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Aug 19, 2019

News of Note—Changing multiple genes with CRISPR; Accelerating recovery after chemo and radiation

Posted by in categories: biotech/medical, genetics, health

The evolving gene-editing technology CRISPR-Cas9 is useful for changing one gene, or maybe a few genes at a time. A team at ETH Zurich has tweaked the technology so they can change 25 different gene sites at once. Instead of using the Cas9 enzyme to do the DNA cutting, though, they used Cas12a. That allowed them to create a long “address list” of gene sites to target, they explained in the journal Nature Methods. They created a DNA molecule called a plasmid to store the list, inserted it in human cells and were able to modify several genes, they reported. (Release)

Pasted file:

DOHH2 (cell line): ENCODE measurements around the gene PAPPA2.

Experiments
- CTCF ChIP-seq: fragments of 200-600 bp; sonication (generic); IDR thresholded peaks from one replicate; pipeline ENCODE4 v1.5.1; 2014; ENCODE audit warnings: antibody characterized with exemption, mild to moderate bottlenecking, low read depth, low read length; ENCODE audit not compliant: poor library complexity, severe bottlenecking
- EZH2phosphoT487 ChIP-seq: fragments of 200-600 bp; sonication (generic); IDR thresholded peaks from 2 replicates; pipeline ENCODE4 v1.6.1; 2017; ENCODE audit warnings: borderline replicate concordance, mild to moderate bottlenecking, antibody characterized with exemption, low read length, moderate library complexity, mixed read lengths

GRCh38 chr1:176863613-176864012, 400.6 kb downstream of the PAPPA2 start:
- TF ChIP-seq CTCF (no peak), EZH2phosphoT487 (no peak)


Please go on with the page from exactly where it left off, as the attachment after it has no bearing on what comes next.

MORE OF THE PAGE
Chemotherapy and radiation suppress blood stem cells, often for several weeks or even months after cancer treatments are complete. This leaves patients vulnerable to infections and other health problems. Scientists at the University of California, Los Angeles have created a new drug that targets the protein tyrosine phosphatase-sigma (PTP-sigma), which is prevalent on blood stem cells. They showed that blocking the protein in rodent models with the drug, called DJ009, helped blood cells recover more quickly after they were damaged by radiation. They published their findings in the journal Nature Communications. (Release)

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